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Münster (upm)

Alternative career paths: moving into knowledge management with a PhD

"I already knew as an undergraduate that I didn’t want to spend every day working in a lab"
Dr. Sarah Eligehausen<address>© private source</address>
Dr. Sarah Eligehausen
© private source

“You’ve got a PhD in biology and now you’re working as a course coordinator at Münster University? Oh, that’s a shame, isn’t it?” This is what someone said to me a while ago and it got me thinking. Why is it a shame? The work I do now is different from what I imagined I would later be doing when I decided to study biology. There are often reports about things which biologists deal with in labs: putting coloured liquids into test tubes with a pipette, feeding cells, studying a plant or stroking mice. The findings which these researchers arrive at contribute to a better understanding of processes and, ideally, give indications of what can be done better in future. That’s not what I do, and here’s where people could, naturally enough, say, “What a shame.”

Nevertheless, I knew while I was still an undergraduate that I didn’t want a typical biologist’s job. That’s why I can say that this “What a shame” doesn’t hold true for me. Although I was sure that I didn’t want to spend every day working in a lab, I still loved studying biology – because the topics were fascinating. But working on a research topic, for example, struck me as being a lonely job. And my experience has shown me that that is basically the case. People often have their own projects, which they are responsible for and which they work on independently. Of course, they talk to colleagues about their difficulties and the findings they have made, and there is collaboration at various interfaces. But the intensity of this kind of teamwork still seems to me to be different from that which takes place in other jobs. So that’s why I started looking around for other fields of work. I was astonished to discover that, after they’ve finished studying, a lot of biologists don’t in fact work in the laboratory, but in a very wide range of other areas.

While I was doing my PhD I took the opportunity of working at the same time in the area of course coordination – in order to find out for myself what other fields of work I might like besides working in a lab every day. As a result of what I experienced, it became clear to me that I wanted to work in knowledge management after I had completed my PhD. I started off as a coordinator for internationalisation in degree courses and teaching in the Department of Biology at Münster University. What I missed during this time was the everyday work in a lab that I was used to, so after two years I moved back into research. At the European Institute for Molecular Imaging at Münster University I once again enjoyed doing research, having scientific discussions and exchanging ideas with colleagues. However, now that I had gone back to my roots, professionally speaking, the reasons soon became clear to me why I didn’t actually want to work in academic research.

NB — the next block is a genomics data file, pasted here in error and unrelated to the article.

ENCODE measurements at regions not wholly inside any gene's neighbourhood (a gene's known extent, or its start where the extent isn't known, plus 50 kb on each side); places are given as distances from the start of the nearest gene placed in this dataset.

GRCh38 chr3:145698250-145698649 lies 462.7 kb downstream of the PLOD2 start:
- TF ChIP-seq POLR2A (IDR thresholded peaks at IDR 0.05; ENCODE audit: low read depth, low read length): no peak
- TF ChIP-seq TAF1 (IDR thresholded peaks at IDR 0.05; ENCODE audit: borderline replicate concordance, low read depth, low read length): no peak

Four years ago, I accepted an offer to manage the Experimental Medicine study programme. Since then, the course has slowly been built up and is now running at full capacity. Helping to shape this process is something that gives me a lot of pleasure. Setting up courses, optimising them together with students and lecturers, and repeatedly trying out new formats – all these things are a bit like doing research. Maybe they’re just not the first things anyone thinks of when they think about working in the field of biology.



Dr. Sarah Eligehausen studied biology and took her PhD in the subject. Since 2015 she has been coordinating the Experimental Medicine course of study at the University of Münster.

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